T. fuscatus has the potential to accumulate and biomagnify contaminants such as heavy metals, polycyclic aromatic hydrocarbons etc in the environment [7-9]. Hence this gastropod a promising bio-indicator for bio-monitoring [10, 11]. Bioaccumulation route is through passive diffusion with some active transport; the digestive System, respiratory system [12]. The ingestion of these pollutants has health implications in the aquatic organisms (decline in productivity and reproduction potentials) and humans that depend on them for protein [9]. Two varieties of T. fuscatus exist i.e T. fuscatus var radula and T. fuscatus var fuscatus, and both have high economic value in the Niger Delta [13]. The two gastropods that co-habit the mud-flat with T. fuscatus are Neritina adansoniana and Pachymelania fusca var quadriseriata [4] T. fuscatus is euryhaline, surviving in waters with wide range of salinities 0.1mg/l to 25mg/l [4]. T. fuscatus var fuscatus is bisexual and characterized by turrented, granular and spiny shells with tapering ends [4, 14] while T. fuscatus var radula is characterized by absence of tubercle on the shell [14].

The flesh is used in the preparation of delicacies while the shell has been widely employed in construction work during building of houses and walk-ways in rural communities. Typically, two varieties of T. fuscatus is found in mangrove forest of the Niger Delta. Therefore, This study aimed at evaluating the level hydrocarbon, heavy metals and minerals in the shell and flesh of T. fuscatus var radula and T. fuscatus var fuscatus from the coastal mangrove region of Bayelsa state, Nigeria.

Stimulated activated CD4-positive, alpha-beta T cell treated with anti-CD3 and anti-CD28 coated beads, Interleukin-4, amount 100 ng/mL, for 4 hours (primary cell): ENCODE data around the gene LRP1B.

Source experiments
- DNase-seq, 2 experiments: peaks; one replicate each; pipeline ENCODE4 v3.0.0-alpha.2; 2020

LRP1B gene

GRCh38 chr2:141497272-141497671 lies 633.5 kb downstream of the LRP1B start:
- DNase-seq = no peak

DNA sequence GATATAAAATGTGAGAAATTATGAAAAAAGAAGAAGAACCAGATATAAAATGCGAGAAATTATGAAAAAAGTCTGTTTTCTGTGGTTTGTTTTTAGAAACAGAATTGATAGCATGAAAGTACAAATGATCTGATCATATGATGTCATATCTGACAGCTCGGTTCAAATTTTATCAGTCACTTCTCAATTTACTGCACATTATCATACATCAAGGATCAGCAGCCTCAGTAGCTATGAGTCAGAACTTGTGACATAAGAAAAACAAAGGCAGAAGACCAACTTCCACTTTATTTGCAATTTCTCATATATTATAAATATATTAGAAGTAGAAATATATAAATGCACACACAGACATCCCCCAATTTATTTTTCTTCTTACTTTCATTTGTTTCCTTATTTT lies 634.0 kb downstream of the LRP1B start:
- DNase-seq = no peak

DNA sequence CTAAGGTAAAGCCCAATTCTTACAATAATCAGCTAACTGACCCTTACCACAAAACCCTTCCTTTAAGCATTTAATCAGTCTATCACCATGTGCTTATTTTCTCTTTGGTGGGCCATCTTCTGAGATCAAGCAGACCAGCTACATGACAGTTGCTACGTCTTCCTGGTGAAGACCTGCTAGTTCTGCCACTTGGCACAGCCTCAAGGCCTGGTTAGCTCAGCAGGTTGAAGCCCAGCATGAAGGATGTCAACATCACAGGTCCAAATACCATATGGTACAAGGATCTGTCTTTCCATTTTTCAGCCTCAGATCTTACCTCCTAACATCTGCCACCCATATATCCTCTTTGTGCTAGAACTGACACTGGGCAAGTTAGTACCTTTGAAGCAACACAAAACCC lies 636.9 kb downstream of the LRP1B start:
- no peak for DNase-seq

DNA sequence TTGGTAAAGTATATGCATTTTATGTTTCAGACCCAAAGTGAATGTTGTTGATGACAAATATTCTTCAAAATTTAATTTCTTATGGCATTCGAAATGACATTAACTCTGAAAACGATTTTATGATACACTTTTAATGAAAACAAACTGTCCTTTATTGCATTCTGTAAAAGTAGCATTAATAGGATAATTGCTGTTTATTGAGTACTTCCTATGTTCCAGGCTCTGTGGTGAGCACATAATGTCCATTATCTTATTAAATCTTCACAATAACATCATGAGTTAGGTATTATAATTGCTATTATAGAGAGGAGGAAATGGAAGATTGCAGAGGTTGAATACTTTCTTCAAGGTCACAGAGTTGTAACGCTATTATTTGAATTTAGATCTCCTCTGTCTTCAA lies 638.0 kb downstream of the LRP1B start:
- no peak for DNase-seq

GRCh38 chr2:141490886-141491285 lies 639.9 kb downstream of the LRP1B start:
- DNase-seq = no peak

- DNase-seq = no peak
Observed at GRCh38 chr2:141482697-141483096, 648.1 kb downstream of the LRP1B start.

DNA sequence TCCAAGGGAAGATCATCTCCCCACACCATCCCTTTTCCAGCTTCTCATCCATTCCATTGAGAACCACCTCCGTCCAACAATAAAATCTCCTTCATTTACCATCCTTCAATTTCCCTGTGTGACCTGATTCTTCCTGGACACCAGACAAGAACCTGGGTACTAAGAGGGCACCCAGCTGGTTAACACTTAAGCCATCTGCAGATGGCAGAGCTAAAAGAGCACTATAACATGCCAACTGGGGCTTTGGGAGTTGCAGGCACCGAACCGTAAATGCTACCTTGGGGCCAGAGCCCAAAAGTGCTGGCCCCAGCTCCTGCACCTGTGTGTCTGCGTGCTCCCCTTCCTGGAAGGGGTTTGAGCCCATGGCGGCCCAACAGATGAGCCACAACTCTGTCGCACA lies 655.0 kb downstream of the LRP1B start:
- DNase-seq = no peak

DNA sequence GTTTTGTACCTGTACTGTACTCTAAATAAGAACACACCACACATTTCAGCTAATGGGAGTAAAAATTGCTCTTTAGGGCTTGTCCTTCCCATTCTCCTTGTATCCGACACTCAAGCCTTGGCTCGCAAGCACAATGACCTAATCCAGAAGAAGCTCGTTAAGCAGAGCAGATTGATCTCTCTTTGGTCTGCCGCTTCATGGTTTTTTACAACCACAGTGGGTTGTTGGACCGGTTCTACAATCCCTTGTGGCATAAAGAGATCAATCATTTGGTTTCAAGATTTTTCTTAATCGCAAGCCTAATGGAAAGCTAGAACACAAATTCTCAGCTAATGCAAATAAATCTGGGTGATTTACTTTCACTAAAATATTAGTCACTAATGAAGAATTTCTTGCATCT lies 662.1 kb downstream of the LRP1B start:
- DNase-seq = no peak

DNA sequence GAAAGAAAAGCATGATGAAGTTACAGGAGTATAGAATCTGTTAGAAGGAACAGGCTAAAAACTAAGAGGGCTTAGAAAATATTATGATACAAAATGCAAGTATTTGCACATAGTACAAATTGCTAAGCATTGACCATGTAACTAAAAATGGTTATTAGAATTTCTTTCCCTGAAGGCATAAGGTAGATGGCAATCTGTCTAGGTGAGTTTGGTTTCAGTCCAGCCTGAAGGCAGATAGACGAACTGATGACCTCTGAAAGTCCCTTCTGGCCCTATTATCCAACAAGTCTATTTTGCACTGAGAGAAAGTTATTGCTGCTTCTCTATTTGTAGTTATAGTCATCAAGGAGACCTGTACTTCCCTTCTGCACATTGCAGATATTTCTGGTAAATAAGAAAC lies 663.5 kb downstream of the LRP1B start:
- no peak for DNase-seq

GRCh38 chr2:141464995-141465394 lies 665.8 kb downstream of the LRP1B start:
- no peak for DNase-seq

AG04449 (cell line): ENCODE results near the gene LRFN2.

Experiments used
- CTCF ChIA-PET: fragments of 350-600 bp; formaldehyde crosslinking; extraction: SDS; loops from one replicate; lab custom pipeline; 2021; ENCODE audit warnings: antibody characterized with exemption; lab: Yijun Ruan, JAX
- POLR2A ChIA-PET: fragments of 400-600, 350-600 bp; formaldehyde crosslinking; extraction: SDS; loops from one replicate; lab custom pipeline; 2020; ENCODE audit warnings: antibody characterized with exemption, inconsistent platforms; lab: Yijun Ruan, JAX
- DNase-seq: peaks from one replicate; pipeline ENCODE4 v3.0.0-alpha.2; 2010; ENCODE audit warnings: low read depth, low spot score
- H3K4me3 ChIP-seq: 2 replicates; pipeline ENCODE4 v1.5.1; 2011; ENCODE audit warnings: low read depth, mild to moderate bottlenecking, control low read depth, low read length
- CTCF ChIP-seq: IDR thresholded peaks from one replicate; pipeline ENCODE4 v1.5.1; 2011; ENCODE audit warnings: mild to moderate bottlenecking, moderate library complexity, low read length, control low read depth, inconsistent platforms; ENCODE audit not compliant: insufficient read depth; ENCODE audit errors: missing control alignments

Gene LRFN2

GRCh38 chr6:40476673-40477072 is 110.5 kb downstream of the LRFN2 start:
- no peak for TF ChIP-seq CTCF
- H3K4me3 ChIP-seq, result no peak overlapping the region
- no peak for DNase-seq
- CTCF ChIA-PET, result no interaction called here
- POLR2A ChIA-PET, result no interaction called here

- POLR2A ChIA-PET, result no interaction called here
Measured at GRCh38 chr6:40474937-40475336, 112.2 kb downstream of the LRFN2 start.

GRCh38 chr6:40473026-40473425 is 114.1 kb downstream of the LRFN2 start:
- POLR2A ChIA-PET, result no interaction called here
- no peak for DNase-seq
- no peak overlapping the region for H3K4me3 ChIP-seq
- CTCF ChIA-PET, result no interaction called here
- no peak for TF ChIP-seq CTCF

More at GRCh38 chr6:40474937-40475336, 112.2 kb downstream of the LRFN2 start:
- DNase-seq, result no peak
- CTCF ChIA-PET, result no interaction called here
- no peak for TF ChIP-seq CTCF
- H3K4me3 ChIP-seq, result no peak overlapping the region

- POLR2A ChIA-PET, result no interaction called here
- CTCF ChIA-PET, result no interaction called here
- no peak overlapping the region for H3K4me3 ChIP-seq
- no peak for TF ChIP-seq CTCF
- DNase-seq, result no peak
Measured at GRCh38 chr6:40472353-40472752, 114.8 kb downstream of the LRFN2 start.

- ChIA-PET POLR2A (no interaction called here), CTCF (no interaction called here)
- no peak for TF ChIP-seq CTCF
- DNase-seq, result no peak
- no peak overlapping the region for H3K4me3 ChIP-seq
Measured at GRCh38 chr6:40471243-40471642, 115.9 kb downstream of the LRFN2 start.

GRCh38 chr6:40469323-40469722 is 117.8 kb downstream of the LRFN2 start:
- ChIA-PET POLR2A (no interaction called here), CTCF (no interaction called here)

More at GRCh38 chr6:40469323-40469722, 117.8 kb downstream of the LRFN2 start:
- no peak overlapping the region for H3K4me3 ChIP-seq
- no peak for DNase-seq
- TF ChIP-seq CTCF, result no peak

2. MATERIALS and METHODS

2.1. Sample Collection and Preparation

Triplicate samples of T. fuscatus var radula and T. fuscatus var fuscatus were obtained from vendors from Nembe in Nembe Local Government Area and Lobia in Southern Ijaw Local Government Area respectively of Bayelsa state between May and June 2013. Both varieties of T. fuscatus was transported to the laboratory in an ice box.

2.2. Sample Preparation and Laboratory Analysis

Both varieties were washed with running tap water and boiled to ease the removal of the flesh from its shell. The flesh was dried in an oven at 105ᵒC. The dried flesh and shell was separately ground using mortar and pestle. The samples were stored in Ziploc bags at room temperature prior to analysis. The ground samples were digested with nitric acid. The metals calcium, magnesium, cadmium, chromium, nickel and mercury and total hydrocarbon were analyzed.

2.3. Statistical Analysis

SPSS software version 16 was used for the statistical analysis. A one-way analysis of variance was carried out at P = 0.05, and Tukey HSD was used to compare the means.

3. RESULTS and DISCUSSION